Study Rationale: Parkinson’s disease patients often experience depression and anxiety. Addressing these non-motor symptoms has not been the focus of Parkinson’s disease research though psychiatric symptoms can be just as disruptive for patients and families as the motor aspects of the disease.
Hypothesis: The investigators hypothesize that circuits in a specific brain region can be targeted by therapeutics to treat depression and anxiety related to Parkinson’s.
Study Design: The study will employ optogenetic tools, which use light to control genetically modified neurons (i.e., brain cells). The investigators plan to use these tools to identify circuits between brain regions related to emotional control and regions in the basal ganglia related to motor function. These circuits may be damaged in Parkinson’s and may also be implicated in the development of non-motor symptoms. They will use optogenetics to first screen candidate brain circuits and then confirm their function to prevent anxiety and depression in a model of Parkinson’s disease. Additional physiological measurements will provide insight into how the circuits are able to normalize network activity across the brain.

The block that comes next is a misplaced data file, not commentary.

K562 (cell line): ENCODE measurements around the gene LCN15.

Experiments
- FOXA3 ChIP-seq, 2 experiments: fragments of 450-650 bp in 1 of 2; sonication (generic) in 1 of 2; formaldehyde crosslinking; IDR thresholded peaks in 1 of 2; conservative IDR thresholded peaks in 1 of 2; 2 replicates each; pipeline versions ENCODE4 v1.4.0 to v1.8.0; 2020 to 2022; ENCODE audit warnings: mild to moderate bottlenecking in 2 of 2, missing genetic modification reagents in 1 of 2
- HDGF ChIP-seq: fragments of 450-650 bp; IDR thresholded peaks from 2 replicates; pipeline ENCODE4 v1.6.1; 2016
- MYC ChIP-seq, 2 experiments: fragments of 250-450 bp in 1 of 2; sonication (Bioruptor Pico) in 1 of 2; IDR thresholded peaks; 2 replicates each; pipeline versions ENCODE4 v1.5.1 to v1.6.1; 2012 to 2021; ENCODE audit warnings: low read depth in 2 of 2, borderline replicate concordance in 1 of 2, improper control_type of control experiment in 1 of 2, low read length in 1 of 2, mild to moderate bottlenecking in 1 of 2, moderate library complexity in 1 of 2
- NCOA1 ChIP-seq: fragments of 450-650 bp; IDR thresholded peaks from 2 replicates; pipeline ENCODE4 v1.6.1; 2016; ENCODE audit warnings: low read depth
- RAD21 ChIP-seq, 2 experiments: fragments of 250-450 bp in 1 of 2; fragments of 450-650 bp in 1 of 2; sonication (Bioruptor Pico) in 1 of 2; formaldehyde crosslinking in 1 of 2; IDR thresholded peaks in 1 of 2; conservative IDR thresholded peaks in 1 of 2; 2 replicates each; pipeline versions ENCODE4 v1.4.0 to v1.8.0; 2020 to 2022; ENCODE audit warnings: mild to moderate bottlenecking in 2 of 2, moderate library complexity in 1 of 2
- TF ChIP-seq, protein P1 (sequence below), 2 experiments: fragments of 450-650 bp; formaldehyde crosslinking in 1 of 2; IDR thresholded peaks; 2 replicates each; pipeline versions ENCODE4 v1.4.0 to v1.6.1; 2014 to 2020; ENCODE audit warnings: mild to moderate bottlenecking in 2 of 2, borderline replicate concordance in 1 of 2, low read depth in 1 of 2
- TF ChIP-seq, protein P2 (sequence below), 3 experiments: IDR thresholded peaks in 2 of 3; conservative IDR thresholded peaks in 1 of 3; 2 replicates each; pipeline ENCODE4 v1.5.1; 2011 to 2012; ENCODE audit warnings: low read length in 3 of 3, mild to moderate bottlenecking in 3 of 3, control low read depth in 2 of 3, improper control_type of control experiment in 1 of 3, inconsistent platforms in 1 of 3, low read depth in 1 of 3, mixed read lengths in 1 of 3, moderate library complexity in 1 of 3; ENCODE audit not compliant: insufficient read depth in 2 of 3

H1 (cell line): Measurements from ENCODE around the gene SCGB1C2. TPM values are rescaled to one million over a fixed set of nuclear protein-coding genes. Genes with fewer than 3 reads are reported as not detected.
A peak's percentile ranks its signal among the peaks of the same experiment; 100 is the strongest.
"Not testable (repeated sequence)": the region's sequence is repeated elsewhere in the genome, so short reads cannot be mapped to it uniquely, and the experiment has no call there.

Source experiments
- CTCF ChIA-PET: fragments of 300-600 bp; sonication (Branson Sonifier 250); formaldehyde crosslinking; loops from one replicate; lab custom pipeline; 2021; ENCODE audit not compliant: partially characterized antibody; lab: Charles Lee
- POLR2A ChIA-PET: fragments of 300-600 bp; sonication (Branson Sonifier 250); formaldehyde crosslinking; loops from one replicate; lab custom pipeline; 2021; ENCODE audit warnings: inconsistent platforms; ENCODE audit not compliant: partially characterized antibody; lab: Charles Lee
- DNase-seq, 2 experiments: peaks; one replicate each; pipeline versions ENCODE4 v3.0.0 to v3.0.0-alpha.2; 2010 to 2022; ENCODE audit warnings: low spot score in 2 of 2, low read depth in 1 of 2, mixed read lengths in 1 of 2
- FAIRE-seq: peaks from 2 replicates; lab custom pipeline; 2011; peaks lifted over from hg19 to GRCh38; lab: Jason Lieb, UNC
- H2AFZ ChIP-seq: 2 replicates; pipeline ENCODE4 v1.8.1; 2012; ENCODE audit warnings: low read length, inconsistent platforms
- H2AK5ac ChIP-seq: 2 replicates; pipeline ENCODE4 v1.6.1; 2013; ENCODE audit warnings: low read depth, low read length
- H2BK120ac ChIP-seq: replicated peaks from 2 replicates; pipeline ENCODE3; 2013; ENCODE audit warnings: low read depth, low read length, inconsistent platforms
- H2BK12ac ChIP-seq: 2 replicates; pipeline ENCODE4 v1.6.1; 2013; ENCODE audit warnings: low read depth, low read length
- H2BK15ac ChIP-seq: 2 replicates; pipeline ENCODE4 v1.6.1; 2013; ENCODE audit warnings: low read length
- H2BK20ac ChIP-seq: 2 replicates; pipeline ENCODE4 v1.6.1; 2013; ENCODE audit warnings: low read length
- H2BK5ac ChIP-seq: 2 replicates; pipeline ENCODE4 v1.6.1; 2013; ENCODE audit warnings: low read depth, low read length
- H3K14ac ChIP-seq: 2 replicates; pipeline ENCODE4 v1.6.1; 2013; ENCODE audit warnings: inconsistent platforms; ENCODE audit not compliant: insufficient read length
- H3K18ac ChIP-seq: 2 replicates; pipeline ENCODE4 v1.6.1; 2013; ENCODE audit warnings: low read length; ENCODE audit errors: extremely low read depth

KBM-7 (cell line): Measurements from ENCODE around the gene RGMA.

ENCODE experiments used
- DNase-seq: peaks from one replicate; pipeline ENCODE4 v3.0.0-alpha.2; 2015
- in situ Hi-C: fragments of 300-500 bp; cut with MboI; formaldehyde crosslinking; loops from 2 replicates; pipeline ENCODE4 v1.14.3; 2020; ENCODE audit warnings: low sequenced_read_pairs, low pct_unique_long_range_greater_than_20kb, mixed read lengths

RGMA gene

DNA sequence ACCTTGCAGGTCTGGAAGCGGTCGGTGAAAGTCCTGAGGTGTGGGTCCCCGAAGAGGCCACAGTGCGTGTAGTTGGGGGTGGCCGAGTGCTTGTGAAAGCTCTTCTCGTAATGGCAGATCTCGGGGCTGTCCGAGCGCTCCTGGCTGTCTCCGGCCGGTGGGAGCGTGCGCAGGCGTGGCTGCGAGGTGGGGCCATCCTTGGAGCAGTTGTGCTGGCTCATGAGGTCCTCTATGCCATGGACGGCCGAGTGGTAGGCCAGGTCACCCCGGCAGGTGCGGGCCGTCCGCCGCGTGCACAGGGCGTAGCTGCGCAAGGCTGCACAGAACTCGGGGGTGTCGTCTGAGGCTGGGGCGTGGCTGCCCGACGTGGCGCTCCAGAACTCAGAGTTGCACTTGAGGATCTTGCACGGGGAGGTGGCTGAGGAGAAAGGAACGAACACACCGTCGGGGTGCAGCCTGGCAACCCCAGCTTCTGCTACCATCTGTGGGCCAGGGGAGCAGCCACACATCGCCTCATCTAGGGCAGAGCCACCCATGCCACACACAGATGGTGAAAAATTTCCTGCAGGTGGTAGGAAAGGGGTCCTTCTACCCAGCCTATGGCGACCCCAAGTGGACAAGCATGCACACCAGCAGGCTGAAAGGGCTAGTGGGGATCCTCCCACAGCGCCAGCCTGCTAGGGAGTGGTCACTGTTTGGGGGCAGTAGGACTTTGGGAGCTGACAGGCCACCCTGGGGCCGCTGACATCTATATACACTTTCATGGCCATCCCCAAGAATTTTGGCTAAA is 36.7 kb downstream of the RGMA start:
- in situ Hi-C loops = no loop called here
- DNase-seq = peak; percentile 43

Impact on Diagnosis/Treatment of Parkinson’s Disease: This project will identify novel therapeutic brain circuits and mechanisms that can be targeted to address the specific needs of Parkinson’s disease patients experiencing anxiety and depression related to neurodegeneration.
Next Steps for Development: If successful, results from this project will lay the groundwork for new drugs and therapies that target the specific circuits identified. This approach could also give rise to biomarkers for diagnosis and patient stratification.